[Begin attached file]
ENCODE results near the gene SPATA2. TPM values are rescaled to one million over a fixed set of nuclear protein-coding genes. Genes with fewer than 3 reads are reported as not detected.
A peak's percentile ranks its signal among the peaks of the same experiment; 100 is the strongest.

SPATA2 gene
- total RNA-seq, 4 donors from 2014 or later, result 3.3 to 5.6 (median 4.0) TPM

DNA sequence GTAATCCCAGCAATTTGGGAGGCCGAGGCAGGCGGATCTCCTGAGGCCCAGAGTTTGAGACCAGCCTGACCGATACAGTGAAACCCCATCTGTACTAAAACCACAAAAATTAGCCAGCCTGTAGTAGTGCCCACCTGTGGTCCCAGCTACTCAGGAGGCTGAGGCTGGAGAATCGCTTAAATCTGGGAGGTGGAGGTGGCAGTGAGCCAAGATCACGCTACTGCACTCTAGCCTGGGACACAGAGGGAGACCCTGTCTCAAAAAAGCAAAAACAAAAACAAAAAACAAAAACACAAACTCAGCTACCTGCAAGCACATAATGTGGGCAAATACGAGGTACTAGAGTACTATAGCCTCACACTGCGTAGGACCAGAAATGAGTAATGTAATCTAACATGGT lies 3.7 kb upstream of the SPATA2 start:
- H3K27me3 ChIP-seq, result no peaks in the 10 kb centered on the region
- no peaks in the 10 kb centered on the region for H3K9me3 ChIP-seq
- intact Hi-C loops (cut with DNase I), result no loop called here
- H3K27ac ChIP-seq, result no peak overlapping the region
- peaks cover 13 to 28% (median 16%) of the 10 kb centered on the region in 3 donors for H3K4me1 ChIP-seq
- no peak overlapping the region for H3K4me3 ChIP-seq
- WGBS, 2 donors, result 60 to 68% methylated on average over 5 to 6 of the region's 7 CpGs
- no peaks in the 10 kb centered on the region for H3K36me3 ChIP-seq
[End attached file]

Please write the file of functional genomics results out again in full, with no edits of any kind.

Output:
ENCODE results near the gene SPATA2. TPM values are rescaled to one million over a fixed set of nuclear protein-coding genes. Genes with fewer than 3 reads are reported as not detected.
A peak's percentile ranks its signal among the peaks of the same experiment; 100 is the strongest.

SPATA2 gene
- total RNA-seq, 4 donors from 2014 or later, result 3.3 to 5.6 (median 4.0) TPM

DNA sequence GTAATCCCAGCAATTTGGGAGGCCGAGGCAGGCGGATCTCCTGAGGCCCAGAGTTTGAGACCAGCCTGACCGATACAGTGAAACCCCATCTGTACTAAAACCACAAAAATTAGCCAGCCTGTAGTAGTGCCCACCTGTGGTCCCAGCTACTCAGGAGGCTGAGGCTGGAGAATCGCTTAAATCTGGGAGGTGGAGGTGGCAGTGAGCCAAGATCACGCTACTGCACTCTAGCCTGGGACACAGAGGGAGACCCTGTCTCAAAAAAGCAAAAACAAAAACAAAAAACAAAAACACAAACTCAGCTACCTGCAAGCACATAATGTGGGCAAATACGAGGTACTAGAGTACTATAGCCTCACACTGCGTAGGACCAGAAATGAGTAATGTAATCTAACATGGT lies 3.7 kb upstream of the SPATA2 start:
- H3K27me3 ChIP-seq, result no peaks in the 10 kb centered on the region
- no peaks in the 10 kb centered on the region for H3K9me3 ChIP-seq
- intact Hi-C loops (cut with DNase I), result no loop called here
- H3K27ac ChIP-seq, result no peak overlapping the region
- peaks cover 13 to 28% (median 16%) of the 10 kb centered on the region in 3 donors for H3K4me1 ChIP-seq
- no peak overlapping the region for H3K4me3 ChIP-seq
- WGBS, 2 donors, result 60 to 68% methylated on average over 5 to 6 of the region's 7 CpGs
- no peaks in the 10 kb centered on the region for H3K36me3 ChIP-seq